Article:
The [EDSF] programs are the heartbeat and contributions are the bloodline of the organization. -- Jeanne Mowlds

WTT: As you are getting ready for a new year, as the new Executive Director, what new strategies might we see from EDSF moving forward?

BK: Because of all of the things Jeanne talked about, the strength of the scholarship and research programs and our fantastic volunteer organization, we are in a situation where we do not have to change a great deal. If you ask me for a motto going forward, it is Do More, more scholarships, more research, more fundraising and development. Because what we have done to date has been so strong, we will not be making significant changes...

WTT: How many scholarships has EDSF awarded since it began doing so in 1999?

JM: We have awarded over 225 scholarships, including this year. Each year the number grows, and this year we awarded 45. They are worldwide, and this year our international recipients came from Canada, China and Nigeria.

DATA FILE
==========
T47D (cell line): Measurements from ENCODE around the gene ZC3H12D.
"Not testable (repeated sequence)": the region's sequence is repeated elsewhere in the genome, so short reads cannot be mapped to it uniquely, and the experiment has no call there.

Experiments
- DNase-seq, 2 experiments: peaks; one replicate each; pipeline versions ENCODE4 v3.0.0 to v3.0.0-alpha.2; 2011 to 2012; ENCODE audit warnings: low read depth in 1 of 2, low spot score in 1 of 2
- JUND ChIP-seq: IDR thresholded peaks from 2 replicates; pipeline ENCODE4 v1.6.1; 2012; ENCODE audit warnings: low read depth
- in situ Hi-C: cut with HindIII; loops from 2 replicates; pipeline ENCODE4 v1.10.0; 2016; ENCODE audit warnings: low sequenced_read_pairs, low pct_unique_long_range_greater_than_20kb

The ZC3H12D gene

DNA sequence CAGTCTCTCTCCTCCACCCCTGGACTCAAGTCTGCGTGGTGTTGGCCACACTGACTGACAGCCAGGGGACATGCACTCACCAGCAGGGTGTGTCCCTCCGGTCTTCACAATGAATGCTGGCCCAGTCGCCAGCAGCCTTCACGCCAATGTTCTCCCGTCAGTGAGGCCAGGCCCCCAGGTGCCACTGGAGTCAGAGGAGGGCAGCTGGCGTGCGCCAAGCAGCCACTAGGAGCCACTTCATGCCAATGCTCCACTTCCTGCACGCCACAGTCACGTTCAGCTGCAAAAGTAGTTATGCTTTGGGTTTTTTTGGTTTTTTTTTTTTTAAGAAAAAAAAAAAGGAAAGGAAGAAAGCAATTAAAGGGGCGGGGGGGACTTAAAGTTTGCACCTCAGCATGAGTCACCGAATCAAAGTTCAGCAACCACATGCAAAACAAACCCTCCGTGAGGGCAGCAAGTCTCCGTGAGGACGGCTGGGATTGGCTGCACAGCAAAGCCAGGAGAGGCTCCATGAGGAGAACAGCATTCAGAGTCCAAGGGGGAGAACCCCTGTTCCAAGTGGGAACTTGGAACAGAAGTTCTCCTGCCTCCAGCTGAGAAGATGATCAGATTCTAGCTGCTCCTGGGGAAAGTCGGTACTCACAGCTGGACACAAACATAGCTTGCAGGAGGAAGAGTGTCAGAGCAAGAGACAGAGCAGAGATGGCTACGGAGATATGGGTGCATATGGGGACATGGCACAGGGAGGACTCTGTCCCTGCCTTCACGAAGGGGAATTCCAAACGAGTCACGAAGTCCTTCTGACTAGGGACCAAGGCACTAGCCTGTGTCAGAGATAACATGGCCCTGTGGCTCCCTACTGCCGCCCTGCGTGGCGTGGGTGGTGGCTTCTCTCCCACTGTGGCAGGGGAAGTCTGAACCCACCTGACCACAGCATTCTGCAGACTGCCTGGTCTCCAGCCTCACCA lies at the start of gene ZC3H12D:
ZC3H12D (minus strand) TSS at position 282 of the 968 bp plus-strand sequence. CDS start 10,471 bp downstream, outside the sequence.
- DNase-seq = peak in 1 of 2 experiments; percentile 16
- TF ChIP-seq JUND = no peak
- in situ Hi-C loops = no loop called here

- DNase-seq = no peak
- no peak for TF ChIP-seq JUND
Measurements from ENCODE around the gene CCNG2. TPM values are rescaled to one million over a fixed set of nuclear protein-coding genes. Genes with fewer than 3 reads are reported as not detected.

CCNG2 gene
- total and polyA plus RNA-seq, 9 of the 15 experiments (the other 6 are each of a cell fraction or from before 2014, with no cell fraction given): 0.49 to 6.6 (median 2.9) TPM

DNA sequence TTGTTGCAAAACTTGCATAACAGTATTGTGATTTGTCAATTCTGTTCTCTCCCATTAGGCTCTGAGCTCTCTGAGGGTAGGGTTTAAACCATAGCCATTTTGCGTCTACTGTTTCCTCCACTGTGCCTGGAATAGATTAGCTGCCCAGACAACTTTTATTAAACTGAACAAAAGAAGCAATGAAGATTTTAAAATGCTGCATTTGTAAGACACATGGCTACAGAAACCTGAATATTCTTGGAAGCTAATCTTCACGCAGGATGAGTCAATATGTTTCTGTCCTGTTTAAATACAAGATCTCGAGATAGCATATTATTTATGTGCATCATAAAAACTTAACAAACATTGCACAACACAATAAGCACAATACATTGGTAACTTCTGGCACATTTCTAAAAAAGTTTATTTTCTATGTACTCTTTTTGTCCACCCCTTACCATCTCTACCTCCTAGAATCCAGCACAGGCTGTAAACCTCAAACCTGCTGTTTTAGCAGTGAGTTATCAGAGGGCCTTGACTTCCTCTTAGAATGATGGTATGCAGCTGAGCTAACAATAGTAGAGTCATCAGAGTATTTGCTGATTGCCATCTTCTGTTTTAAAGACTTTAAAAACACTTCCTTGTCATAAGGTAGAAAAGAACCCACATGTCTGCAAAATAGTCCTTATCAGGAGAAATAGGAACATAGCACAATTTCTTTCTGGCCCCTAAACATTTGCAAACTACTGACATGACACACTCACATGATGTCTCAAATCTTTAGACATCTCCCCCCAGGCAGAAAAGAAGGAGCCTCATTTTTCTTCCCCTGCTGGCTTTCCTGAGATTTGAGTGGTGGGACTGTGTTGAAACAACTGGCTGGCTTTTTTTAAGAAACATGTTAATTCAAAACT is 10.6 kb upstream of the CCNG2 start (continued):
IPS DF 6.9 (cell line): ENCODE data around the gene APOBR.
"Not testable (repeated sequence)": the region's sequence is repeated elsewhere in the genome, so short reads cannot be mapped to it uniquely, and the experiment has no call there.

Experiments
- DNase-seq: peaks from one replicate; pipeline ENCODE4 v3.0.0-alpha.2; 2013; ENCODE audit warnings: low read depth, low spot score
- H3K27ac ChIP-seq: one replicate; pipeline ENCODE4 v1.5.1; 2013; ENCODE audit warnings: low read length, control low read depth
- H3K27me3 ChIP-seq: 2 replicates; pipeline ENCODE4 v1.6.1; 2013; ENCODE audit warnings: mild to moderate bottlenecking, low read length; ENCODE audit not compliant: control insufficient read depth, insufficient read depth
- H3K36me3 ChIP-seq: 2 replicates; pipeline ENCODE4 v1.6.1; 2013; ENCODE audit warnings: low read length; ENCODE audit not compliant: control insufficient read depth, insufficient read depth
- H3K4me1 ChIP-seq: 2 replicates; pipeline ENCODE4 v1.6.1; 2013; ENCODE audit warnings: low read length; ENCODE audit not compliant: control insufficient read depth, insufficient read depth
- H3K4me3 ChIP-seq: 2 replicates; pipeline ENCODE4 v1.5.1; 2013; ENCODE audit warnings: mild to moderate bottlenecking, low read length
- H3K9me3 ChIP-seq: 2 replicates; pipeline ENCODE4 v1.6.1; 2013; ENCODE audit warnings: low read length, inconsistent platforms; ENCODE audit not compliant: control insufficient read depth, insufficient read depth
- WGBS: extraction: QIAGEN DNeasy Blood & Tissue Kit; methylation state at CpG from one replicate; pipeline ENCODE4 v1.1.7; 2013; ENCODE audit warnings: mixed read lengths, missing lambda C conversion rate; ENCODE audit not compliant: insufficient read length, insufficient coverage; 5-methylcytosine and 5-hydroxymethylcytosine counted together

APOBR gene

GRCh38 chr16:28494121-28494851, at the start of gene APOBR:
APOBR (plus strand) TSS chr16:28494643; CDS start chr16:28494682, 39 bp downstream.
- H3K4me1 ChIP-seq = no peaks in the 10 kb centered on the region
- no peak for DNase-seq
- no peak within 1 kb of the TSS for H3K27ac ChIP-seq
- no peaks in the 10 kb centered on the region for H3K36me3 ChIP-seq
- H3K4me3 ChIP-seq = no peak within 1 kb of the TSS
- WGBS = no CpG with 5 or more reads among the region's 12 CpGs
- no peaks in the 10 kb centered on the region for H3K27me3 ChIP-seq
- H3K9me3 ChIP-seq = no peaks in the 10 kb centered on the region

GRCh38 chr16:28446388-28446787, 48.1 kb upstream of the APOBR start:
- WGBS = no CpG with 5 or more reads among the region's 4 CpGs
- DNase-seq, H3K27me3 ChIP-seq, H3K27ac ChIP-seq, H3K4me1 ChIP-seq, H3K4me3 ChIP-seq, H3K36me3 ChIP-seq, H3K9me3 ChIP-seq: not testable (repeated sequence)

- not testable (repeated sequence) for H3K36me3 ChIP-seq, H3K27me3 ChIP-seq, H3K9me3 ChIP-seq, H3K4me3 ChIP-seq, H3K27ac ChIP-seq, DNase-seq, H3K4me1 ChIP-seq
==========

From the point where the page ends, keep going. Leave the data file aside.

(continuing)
WTT: Jeanne, as you look back, you have had a fair amount of interaction with the scholarship recipients. What have you seen this program do for the kids?

JM: What the students say to me most often is, thank you for having faith in me, for giving me this chance to continue with my academic career. The impact of our believing in them is what I hear most often, but I also see and feel their dedication to their work and career, wanting to make a difference, not only in their careers, but many are also approaching us to do something of value for EDSF, with their time and dollars. Their enthusiasm, passion, level of responsibility and dedication to what they want to do in the industry and in their careers is very exciting. I think EDSF has been very fortunate to have awarded scholarships to these talented individuals that are simply top drawer.